For a chest wall MFH, wide resection is the first treatment choice; chemotherapy should also be considered. King reported the relationship between the distance of the lateral margin of the excision from the tumor and the recurrence rate. They found a distance of 4 cm was associated with a recurrence rate of 44%; whereas a distance of 2 cm was associated with a 71% recurrence rate . They recommended an excisional distance of 4 cm. Naoya Yoshida et al. reviewed 39 MFH cases and found that patients with a negative surgical margin were alive without recurrence, irrespective of the surgical margin distance .
After radical en-block resection, the chest wall should be reconstructed. Classically, various flaps such as a major pectoral muscle flap, a major pectoral myocutaneous flap, or a latissimus dorsi myocutaneous flap and pedicled omentum have been utilized for reconstruction. Currently, reconstruction with Marlex mesh is widely used. Several studies have reported that a chest wall reconstruction with Marlex mesh is successful and inexpensive. In this case, the chest wall defect was too large for reconstruction with a flap. We performed the reconstruction with a polyester surgical patch (knitted type), and we joined four 10 × 10 cm2 patches into one 20 × 20 cm2 patch to reconstruct the chest wall. Postoperative complications such as skin dehiscence, skin necrosis, and infection did not occur. We found that reconstruction of the chest wall with a polyester surgical patch for a large defect is safe, rapid, and simple. We consider that radical en-block resection for an enormous chest wall MFH and reconstruction is a safe procedure that may increase long-term survival.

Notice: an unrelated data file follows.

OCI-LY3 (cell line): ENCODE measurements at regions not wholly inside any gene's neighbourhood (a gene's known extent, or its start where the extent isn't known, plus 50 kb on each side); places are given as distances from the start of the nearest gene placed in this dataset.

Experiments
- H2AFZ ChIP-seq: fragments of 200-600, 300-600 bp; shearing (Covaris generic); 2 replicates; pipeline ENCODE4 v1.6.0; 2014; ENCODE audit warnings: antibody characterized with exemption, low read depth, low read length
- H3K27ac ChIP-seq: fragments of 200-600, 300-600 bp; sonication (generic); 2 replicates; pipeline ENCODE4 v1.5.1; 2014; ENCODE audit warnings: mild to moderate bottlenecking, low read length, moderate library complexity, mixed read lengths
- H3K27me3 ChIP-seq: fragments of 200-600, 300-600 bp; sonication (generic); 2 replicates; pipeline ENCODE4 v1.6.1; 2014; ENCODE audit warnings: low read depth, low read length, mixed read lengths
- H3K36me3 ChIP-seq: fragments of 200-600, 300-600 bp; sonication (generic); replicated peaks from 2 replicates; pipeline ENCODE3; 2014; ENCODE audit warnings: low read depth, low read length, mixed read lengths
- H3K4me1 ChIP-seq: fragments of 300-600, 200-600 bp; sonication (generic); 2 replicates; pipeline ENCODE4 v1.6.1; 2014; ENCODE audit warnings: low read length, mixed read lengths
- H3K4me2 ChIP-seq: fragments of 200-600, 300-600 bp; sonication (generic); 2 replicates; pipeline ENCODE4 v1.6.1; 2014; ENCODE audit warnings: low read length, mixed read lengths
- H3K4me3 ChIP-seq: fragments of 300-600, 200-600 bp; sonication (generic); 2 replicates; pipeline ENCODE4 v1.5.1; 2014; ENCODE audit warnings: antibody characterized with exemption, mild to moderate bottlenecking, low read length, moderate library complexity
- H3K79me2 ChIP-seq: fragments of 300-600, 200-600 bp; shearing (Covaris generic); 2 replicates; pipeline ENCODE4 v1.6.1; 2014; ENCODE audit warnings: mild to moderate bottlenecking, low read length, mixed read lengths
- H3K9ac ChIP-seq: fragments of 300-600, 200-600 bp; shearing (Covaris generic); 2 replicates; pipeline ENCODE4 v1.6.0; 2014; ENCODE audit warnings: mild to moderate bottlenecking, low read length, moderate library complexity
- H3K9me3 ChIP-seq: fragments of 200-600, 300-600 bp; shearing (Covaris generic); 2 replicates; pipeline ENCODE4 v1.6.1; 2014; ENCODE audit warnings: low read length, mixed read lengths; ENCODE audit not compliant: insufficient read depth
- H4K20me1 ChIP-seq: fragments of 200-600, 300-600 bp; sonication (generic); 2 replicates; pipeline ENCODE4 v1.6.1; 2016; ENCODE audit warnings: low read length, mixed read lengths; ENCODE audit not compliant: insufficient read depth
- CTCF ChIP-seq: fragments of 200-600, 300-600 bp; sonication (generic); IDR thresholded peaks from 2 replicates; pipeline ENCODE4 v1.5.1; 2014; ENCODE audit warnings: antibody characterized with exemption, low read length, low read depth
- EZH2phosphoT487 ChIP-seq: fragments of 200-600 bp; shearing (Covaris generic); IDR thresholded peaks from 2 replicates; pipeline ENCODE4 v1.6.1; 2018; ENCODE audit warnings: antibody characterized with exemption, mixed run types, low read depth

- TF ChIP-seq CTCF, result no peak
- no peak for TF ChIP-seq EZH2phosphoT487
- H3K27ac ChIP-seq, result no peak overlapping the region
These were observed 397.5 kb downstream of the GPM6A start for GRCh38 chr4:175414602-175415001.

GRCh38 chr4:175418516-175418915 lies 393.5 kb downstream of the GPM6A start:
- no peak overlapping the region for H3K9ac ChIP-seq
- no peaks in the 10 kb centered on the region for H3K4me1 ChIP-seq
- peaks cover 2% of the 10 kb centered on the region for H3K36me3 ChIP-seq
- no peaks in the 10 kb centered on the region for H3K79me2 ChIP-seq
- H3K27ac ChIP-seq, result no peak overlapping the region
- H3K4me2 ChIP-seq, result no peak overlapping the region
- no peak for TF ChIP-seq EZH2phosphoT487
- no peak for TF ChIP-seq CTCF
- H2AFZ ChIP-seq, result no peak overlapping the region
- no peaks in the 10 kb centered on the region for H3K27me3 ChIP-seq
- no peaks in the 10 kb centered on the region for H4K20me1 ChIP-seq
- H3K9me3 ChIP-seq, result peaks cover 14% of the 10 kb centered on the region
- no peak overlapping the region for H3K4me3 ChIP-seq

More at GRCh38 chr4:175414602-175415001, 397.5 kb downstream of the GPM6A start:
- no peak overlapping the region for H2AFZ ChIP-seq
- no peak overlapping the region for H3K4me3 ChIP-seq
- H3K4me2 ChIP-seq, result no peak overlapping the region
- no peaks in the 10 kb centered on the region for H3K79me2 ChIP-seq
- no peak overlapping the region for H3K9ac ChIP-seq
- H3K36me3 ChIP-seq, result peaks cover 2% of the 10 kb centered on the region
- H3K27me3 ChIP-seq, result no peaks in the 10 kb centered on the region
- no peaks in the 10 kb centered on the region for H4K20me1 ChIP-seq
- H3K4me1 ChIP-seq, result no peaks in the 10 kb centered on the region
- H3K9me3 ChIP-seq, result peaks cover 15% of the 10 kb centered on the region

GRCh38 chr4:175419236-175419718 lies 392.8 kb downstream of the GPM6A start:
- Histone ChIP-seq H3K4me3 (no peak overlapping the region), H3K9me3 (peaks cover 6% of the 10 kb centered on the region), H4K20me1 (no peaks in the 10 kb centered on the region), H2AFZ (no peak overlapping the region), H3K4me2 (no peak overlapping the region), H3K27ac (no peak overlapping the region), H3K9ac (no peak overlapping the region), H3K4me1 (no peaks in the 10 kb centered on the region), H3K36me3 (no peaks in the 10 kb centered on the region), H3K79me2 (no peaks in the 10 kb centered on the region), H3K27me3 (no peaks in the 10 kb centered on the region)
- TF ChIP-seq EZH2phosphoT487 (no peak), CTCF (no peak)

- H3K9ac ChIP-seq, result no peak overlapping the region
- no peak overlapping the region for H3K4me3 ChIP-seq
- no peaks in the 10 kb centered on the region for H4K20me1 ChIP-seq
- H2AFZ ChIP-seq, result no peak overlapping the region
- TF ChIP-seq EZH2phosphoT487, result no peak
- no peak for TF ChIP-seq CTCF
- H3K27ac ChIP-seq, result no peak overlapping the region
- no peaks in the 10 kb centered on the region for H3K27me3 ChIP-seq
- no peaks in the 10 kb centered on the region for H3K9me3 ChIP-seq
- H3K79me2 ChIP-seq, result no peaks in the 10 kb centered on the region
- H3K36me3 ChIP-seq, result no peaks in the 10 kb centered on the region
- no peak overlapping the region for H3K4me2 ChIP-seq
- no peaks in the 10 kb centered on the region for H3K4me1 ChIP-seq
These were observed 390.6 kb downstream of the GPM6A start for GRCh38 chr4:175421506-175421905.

In differential diagnosis of a chest wall tumor, malignant fibrous histiocytoma should be seriousely considered.
Malignant fibrous histiocytoma be considered in the differential diagnosis of a chest wall tumor.
Our research has been approved by the ethical committee of Tianjin Medical University General Hospital.
The patient granted written informed consent for publication of this manuscript and the accompanying images. A copy of the written consent is available for review by the Editor-in-Chief of this journal.
This work was supported in part by grants from the Science and Technology Support Key Program of Tianjin (12ZCDZSY16100) and the Ministry of Education for New Century Excellent Talents (NCET-10-0956). Funding sources had no role in study design, data collection, and analysis; in decision to publish; or in preparation of the manuscript.